PDBsum entry 1iu4

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protein Protein-protein interface(s) links
Transferase PDB id
Protein chains
331 a.a. *
Waters ×550
* Residue conservation analysis
PDB id:
Name: Transferase
Title: Crystal structure analysis of the microbial transglutaminase
Structure: Microbial transglutaminase. Chain: a, b, c, d. Fragment: residues 1-331. Engineered: yes
Source: Streptomyces mobaraensis. Organism_taxid: 35621. Expressed in: escherichia coli. Expression_system_taxid: 562
2.40Å     R-factor:   0.199     R-free:   0.266
Authors: T.Kashiwagi,K.Yokoyama,K.Ishikawa,K.Ono,D.Ejima,H.Matsui, E.Suzuki
Key ref:
T.Kashiwagi et al. (2002). Crystal structure of microbial transglutaminase from Streptoverticillium mobaraense. J Biol Chem, 277, 44252-44260. PubMed id: 12221081 DOI: 10.1074/jbc.M203933200
27-Feb-02     Release date:   27-Aug-02    
Go to PROCHECK summary

Protein chains
Pfam   ArchSchema ?
P81453  (TGAS_STRMB) -  Protein-glutamine gamma-glutamyltransferase
407 a.a.
331 a.a.
Key:    PfamA domain  Secondary structure  CATH domain

 Enzyme reactions 
   Enzyme class: E.C.  - Protein-glutamine gamma-glutamyltransferase.
[IntEnz]   [ExPASy]   [KEGG]   [BRENDA]
      Reaction: Protein glutamine + alkylamine = protein N5-alkylglutamine + NH3
Protein glutamine
+ alkylamine
= protein N(5)-alkylglutamine
+ NH(3)
      Cofactor: Ca(2+)
Molecule diagrams generated from .mol files obtained from the KEGG ftp site


DOI no: 10.1074/jbc.M203933200 J Biol Chem 277:44252-44260 (2002)
PubMed id: 12221081  
Crystal structure of microbial transglutaminase from Streptoverticillium mobaraense.
T.Kashiwagi, K.Yokoyama, K.Ishikawa, K.Ono, D.Ejima, H.Matsui, E.Suzuki.
The crystal structure of a microbial transglutaminase from Streptoverticillium mobaraense has been determined at 2.4 A resolution. The protein folds into a plate-like shape, and has one deep cleft at the edge of the molecule. Its overall structure is completely different from that of the factor XIII-like transglutaminase, which possesses a cysteine protease-like catalytic triad. The catalytic residue, Cys(64), exists at the bottom of the cleft. Asp(255) resides at the position nearest to Cys(64) and is also adjacent to His(274). Interestingly, Cys(64), Asp(255), and His(274) superimpose well on the catalytic triad "Cys-His-Asp" of the factor XIII-like transglutaminase, in this order. The secondary structure frameworks around these residues are also similar to each other. These results imply that both transglutaminases are related by convergent evolution; however, the microbial transglutaminase has developed a novel catalytic mechanism specialized for the cross-linking reaction. The structure accounts well for the catalytic mechanism, in which Asp(255) is considered to be enzymatically essential, as well as for the causes of the higher reaction rate, the broader substrate specificity, and the lower deamidation activity of this enzyme.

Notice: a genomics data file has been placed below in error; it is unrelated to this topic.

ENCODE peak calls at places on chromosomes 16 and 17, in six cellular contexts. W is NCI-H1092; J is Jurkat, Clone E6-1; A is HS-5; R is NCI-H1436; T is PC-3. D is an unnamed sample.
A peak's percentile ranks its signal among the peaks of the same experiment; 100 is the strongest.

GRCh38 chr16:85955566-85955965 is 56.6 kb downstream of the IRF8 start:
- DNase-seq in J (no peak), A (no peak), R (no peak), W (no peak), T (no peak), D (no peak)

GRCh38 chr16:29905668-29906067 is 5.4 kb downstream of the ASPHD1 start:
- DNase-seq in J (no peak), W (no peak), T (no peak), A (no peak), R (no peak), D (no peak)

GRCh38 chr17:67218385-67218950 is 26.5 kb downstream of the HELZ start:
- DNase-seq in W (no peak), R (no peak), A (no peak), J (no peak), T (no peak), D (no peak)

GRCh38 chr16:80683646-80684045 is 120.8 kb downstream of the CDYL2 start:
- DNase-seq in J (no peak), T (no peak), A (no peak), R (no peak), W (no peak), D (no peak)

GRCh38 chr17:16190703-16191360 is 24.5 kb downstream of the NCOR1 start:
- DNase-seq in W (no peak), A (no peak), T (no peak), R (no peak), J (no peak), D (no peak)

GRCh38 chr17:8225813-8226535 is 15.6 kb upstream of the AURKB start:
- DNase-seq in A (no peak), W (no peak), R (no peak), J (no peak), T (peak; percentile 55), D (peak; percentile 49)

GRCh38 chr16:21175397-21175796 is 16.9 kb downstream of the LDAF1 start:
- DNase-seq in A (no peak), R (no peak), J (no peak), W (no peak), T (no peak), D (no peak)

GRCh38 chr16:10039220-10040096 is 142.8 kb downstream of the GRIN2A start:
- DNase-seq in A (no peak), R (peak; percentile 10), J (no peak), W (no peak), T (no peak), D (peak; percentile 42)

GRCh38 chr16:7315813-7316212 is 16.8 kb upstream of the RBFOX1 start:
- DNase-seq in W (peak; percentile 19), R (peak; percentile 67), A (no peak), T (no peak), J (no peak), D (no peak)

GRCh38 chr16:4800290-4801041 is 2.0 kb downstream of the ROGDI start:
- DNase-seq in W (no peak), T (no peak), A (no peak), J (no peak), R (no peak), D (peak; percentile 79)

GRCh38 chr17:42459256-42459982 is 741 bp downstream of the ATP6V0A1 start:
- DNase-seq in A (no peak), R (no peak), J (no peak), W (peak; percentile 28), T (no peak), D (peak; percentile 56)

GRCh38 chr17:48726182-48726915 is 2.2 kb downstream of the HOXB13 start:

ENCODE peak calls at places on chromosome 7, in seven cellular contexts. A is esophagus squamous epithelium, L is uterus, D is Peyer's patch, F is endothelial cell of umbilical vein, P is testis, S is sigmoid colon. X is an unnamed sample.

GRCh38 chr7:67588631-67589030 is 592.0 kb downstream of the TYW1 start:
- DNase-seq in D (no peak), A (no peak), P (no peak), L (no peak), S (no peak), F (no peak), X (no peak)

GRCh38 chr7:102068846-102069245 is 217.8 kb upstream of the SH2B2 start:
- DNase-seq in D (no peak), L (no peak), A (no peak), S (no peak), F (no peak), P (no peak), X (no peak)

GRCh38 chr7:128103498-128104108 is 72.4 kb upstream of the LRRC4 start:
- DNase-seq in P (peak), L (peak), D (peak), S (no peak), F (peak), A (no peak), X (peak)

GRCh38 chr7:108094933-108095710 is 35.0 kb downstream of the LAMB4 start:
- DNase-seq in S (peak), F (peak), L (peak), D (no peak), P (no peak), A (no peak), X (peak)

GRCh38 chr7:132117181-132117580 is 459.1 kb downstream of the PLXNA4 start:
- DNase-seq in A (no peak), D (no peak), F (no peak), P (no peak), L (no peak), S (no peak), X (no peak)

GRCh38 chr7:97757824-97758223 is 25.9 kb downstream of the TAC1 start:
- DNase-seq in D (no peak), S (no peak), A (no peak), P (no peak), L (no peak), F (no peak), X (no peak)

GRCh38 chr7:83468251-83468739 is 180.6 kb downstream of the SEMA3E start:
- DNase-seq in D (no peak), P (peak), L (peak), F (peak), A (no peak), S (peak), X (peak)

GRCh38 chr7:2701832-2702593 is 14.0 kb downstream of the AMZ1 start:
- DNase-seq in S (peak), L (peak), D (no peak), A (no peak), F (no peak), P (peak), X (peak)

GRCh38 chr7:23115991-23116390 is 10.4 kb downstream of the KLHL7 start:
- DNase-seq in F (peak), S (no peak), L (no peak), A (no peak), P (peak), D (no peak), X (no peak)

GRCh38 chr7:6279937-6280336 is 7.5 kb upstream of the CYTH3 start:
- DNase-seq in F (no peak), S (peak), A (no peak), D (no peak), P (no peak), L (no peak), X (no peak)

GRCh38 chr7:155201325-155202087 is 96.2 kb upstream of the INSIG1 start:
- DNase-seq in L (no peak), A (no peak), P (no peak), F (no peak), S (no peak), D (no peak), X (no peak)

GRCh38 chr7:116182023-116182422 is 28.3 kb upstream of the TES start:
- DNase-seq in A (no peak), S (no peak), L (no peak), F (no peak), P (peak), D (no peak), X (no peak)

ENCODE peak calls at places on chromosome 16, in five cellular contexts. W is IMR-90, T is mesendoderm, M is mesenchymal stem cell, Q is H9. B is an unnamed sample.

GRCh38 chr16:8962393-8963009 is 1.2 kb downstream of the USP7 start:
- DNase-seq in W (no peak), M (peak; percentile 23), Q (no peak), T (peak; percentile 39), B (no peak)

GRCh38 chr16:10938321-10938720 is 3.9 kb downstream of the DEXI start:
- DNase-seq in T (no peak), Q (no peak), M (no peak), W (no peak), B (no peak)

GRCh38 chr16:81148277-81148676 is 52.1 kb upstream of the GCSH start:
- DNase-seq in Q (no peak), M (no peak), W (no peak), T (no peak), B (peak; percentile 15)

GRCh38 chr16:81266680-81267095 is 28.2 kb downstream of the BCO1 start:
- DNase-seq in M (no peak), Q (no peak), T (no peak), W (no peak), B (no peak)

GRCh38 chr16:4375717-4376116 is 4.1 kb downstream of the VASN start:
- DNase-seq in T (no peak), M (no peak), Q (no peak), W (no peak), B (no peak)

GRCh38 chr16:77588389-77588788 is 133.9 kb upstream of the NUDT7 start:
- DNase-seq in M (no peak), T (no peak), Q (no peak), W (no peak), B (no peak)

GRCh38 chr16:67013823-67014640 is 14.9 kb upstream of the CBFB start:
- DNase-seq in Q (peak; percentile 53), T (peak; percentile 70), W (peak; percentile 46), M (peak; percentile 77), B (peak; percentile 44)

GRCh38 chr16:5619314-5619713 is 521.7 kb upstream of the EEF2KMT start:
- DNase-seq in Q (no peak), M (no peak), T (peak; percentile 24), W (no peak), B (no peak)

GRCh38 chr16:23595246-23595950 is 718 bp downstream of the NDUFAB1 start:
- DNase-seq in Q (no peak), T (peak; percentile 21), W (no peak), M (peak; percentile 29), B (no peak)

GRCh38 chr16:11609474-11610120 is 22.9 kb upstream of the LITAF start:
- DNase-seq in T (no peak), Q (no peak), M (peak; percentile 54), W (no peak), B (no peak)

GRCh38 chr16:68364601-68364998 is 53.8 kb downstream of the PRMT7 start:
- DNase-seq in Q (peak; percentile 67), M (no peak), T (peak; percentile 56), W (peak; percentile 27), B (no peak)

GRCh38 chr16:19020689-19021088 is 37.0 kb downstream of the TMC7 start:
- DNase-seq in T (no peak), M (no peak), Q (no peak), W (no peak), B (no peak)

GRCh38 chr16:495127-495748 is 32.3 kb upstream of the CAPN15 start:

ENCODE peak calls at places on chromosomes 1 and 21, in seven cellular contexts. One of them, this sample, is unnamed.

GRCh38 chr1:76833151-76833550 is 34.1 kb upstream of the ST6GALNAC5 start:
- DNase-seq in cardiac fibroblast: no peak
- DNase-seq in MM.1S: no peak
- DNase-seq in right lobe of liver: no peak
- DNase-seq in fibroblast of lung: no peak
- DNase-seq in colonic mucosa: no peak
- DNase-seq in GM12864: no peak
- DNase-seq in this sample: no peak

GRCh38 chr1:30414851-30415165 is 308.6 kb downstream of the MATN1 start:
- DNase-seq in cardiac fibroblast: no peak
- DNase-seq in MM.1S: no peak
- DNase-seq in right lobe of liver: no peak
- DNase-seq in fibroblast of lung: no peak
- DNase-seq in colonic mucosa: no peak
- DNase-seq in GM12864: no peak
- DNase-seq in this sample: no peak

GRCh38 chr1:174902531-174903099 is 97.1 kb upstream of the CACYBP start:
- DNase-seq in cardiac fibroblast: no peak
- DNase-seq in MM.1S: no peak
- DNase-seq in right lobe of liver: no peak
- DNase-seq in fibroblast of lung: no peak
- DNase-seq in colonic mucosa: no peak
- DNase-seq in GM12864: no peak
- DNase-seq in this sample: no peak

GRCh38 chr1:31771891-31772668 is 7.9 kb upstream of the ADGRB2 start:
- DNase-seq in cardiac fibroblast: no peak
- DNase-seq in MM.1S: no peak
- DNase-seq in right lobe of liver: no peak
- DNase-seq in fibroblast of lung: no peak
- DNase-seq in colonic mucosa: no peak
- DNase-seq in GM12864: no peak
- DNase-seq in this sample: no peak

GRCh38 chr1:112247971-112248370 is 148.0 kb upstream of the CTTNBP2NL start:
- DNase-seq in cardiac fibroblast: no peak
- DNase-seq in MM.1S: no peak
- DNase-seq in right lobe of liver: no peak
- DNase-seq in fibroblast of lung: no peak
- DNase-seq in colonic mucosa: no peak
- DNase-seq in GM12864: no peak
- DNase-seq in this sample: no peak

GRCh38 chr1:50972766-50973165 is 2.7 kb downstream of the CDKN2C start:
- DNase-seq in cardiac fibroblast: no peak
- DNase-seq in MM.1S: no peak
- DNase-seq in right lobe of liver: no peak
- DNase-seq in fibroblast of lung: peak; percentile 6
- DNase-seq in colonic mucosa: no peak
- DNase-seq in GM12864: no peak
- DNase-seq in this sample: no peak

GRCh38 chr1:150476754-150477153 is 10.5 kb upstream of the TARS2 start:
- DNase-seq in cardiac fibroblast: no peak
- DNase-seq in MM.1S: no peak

Selected figure(s)  
Figure 5.